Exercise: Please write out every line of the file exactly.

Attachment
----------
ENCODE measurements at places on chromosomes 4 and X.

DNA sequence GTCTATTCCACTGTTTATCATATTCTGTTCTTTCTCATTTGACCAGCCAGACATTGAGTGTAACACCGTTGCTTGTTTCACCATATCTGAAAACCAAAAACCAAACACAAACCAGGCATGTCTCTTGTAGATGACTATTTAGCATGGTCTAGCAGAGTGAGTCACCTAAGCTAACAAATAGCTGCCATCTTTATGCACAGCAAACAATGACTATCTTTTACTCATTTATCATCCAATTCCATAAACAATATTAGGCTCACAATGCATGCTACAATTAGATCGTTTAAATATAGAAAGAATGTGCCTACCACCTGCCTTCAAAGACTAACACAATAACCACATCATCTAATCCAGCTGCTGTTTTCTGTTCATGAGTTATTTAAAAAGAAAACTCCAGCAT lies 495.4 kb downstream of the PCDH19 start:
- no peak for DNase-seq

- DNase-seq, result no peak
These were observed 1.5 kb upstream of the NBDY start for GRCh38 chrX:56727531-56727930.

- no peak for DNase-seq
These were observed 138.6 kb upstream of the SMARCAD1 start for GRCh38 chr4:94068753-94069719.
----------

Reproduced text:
ENCODE measurements at places on chromosomes 4 and X.

DNA sequence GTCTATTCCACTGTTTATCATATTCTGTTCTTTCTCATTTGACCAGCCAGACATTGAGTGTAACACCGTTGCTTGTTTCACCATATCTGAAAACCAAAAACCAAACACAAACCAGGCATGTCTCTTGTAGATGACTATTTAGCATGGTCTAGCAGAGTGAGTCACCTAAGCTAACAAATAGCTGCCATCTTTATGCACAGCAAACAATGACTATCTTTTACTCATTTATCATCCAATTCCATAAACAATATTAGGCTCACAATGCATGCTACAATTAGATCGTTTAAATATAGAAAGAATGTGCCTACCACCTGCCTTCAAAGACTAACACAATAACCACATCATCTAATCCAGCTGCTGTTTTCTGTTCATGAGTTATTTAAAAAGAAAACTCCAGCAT lies 495.4 kb downstream of the PCDH19 start:
- no peak for DNase-seq

- DNase-seq, result no peak
These were observed 1.5 kb upstream of the NBDY start for GRCh38 chrX:56727531-56727930.

- no peak for DNase-seq
These were observed 138.6 kb upstream of the SMARCAD1 start for GRCh38 chr4:94068753-94069719.